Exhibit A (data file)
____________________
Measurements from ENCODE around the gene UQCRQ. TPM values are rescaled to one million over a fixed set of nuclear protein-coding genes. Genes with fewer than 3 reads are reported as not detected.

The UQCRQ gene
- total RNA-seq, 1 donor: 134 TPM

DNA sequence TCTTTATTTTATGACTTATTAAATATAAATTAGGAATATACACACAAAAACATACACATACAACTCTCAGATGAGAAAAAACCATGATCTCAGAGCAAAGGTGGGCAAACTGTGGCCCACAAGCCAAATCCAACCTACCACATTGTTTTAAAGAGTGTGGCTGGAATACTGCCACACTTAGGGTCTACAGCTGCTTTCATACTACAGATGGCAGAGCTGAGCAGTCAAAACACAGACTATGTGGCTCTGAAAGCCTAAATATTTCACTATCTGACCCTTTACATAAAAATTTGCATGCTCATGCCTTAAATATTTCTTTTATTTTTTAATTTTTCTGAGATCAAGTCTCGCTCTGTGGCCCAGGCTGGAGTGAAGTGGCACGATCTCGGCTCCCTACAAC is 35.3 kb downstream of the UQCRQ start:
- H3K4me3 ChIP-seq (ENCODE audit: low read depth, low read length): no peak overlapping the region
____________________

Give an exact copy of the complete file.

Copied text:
Measurements from ENCODE around the gene UQCRQ. TPM values are rescaled to one million over a fixed set of nuclear protein-coding genes. Genes with fewer than 3 reads are reported as not detected.

The UQCRQ gene
- total RNA-seq, 1 donor: 134 TPM

DNA sequence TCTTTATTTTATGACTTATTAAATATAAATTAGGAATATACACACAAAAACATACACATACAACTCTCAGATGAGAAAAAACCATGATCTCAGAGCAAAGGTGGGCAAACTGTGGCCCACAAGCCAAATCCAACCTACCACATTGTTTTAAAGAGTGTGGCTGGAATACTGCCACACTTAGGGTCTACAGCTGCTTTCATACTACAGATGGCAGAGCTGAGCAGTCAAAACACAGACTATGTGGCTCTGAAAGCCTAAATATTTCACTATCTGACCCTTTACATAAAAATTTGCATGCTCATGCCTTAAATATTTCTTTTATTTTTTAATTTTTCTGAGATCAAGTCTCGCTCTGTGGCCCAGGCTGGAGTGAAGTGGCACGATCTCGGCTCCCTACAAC is 35.3 kb downstream of the UQCRQ start:
- H3K4me3 ChIP-seq (ENCODE audit: low read depth, low read length): no peak overlapping the region